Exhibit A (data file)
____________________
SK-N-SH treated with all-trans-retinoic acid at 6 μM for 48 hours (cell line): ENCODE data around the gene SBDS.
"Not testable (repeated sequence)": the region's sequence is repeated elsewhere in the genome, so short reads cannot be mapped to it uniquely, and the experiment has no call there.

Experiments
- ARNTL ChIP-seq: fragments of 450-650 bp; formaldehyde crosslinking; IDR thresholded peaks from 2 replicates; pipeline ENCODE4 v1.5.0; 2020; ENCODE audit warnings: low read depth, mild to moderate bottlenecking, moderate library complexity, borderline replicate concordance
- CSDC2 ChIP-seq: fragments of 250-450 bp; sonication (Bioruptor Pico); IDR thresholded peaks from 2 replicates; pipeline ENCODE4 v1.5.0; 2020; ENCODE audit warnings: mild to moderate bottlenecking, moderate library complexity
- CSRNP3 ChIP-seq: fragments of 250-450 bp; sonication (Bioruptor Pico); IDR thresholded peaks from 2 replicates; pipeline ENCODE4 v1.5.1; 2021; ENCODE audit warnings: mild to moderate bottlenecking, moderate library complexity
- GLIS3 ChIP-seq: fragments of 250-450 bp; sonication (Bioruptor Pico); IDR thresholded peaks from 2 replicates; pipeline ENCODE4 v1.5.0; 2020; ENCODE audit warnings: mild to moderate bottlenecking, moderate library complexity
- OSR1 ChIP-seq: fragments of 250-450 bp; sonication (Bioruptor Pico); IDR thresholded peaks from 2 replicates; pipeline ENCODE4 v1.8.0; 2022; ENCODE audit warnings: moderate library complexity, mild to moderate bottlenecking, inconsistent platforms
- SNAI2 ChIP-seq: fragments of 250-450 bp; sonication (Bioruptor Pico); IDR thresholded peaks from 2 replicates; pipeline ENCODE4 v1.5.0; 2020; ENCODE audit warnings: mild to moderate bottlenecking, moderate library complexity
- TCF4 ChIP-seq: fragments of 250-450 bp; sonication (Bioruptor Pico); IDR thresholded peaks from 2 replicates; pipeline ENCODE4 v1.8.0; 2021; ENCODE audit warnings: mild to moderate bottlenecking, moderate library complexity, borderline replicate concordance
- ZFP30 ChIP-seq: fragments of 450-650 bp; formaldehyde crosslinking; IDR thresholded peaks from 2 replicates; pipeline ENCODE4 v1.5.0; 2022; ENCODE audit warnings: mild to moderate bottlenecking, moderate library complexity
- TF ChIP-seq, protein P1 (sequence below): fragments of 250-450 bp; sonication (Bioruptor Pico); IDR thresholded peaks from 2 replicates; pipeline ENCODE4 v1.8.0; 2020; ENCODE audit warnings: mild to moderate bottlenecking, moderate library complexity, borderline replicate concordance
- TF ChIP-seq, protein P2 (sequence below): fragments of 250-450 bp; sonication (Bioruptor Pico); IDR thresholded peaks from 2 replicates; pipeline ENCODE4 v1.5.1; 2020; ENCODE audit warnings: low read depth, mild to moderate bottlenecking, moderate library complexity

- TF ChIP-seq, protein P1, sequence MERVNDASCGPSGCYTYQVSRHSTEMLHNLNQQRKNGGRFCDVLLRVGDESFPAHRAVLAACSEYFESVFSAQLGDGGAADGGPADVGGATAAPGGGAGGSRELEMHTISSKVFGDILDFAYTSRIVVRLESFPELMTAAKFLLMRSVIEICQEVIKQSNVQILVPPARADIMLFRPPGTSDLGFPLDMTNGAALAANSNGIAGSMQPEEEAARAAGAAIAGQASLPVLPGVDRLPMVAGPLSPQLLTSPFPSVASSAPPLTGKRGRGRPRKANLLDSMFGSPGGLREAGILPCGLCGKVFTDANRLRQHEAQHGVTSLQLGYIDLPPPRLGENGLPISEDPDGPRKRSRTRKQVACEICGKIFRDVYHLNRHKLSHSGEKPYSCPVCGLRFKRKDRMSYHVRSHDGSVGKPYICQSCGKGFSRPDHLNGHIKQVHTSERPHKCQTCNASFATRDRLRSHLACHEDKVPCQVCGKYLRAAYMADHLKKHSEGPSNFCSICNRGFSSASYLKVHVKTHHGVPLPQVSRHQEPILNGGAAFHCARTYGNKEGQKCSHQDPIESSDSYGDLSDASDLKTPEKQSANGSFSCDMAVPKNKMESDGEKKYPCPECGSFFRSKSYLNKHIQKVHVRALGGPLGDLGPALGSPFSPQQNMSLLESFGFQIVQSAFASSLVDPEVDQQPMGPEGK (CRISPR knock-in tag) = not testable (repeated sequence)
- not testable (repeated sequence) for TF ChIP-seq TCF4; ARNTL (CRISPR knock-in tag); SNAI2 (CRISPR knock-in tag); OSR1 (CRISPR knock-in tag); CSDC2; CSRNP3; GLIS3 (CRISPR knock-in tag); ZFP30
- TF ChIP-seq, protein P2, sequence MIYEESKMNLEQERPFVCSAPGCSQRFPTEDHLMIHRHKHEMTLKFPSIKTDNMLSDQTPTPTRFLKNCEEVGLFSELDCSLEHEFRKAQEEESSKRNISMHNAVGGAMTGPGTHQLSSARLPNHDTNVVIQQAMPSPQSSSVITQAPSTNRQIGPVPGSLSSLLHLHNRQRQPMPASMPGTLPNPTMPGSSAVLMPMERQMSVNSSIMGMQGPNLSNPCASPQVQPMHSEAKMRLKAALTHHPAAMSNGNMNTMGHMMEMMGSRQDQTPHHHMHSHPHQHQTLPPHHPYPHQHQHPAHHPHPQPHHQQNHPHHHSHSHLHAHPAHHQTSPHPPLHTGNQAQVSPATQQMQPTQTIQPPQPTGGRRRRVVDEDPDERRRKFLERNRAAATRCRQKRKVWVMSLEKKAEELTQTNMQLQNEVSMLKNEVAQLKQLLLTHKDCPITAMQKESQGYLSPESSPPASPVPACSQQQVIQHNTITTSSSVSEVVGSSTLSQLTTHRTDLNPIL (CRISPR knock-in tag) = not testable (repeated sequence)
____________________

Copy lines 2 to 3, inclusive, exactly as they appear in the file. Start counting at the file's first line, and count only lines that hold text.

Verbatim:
"Not testable (repeated sequence)": the region's sequence is repeated elsewhere in the genome, so short reads cannot be mapped to it uniquely, and the experiment has no call there.

Experiments